Late last week, we first reported that Spotify employees were demanding direct editorial oversight over the recently-acquired Joe Rogan Experience podcast. That would include the ability to directly edit or remove sections of upcoming interviews, or block the uploading of episodes deemed problematic. The employees also demanded the ability to add trigger warnings, corrections, and references to fact-checked articles on topics discussed by Rogan in the course of his multi-hour discussions.
Some of the group’s demands have already been met by Spotify management, though a refusal to allow further changes is stirring talk of a high-profile walkout or strike. According to preliminary plans shared with Digital Music News, the strike would principally involve New York-based Spotify employees, and would be accompanied by protests outside Spotify’s Manhattan headquarters. Other aspects would involve media appearances and coordination with other activist organizations.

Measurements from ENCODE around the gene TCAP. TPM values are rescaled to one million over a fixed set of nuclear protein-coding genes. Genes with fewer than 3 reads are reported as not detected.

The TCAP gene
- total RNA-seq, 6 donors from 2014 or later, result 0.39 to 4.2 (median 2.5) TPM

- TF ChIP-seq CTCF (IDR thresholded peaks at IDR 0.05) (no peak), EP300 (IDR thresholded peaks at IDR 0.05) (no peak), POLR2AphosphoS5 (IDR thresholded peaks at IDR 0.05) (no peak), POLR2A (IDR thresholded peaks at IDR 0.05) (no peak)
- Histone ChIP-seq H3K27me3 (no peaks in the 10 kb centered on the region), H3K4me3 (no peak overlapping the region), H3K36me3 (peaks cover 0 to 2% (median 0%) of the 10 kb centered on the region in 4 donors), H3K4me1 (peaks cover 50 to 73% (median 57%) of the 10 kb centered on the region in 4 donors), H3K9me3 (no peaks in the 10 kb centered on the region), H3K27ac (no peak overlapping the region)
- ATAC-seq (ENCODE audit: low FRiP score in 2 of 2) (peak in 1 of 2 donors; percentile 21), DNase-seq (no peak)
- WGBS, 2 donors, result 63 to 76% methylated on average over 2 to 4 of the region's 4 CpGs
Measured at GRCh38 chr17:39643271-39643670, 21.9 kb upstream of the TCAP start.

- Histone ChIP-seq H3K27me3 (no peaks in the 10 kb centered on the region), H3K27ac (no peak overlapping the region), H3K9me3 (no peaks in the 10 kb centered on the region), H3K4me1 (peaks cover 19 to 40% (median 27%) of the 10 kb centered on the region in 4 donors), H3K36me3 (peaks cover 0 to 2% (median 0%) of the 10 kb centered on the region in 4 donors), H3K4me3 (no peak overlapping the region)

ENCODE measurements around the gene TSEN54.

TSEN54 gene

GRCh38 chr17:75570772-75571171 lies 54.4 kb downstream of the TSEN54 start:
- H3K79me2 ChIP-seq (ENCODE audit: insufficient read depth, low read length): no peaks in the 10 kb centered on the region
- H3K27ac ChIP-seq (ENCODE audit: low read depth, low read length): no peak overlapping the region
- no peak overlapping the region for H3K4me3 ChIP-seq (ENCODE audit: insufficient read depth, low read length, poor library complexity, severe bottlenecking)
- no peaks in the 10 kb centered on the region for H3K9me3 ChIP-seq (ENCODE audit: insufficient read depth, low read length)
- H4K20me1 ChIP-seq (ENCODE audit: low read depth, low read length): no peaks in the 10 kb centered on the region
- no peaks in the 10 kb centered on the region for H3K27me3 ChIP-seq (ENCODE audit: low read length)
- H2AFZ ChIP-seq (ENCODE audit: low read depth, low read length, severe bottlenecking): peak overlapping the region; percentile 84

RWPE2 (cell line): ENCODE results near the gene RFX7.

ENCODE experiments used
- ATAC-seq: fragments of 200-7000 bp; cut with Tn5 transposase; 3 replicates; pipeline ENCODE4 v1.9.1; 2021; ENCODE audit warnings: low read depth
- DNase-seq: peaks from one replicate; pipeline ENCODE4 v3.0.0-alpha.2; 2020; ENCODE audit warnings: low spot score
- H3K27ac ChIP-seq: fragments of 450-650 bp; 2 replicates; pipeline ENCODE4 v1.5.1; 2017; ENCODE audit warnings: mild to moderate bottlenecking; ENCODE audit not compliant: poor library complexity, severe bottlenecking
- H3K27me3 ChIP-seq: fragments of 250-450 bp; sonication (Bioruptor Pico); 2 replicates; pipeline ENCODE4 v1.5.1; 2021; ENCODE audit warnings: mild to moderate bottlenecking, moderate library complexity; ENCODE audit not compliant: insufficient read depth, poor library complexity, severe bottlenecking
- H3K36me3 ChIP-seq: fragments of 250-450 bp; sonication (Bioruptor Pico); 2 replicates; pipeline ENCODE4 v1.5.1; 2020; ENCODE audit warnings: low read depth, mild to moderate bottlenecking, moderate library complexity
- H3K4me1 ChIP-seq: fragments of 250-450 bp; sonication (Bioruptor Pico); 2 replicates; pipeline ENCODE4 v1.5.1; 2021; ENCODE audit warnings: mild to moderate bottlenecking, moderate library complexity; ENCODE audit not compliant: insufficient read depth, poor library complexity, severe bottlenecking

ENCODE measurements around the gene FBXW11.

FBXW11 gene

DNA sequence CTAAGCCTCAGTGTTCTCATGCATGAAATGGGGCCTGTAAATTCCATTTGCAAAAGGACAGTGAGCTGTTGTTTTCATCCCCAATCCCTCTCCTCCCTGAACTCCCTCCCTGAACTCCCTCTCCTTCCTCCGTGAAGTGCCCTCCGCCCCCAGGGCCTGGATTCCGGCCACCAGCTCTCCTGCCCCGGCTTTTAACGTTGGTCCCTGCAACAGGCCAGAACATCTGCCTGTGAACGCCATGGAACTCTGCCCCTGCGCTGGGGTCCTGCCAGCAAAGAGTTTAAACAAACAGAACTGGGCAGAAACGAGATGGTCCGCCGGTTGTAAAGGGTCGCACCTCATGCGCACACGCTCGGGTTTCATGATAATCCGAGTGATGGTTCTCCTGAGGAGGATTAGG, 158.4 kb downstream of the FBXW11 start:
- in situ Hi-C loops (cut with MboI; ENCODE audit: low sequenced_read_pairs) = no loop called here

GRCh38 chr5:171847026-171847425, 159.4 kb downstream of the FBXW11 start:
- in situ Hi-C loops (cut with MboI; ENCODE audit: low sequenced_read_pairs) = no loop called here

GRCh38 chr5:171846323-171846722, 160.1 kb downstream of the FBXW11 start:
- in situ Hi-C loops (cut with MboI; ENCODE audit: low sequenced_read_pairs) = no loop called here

For Spotify, the decision to offer some concessions may have only emboldened demands for wide-scale editorial oversight.
During the transition of Rogan’s podcast episodes onto the Spotify platform, multiple past episodes were omitted. Those included interviews with Milo Yiannopoulos, Gavin McInnes, and Alex Jones. Additionally, Rogan issued a rare public apology and correction over his claim that left-wing anarchists had set fires in Oregon, a point that was made during a recent interview with Douglas Murray. The apology is now believed to be the result of pressure from Spotify staffers.
But those measures apparently don’t go far enough. Rogan’s claim during the Murray podcast is still part of the podcast recording, despite demands that the offending section be removed or directly corrected within the audio itself. It now appears that Spotify is unwilling to directly edit or otherwise alter any existing episodes, with content alteration considered a bright line that shouldn’t be crossed.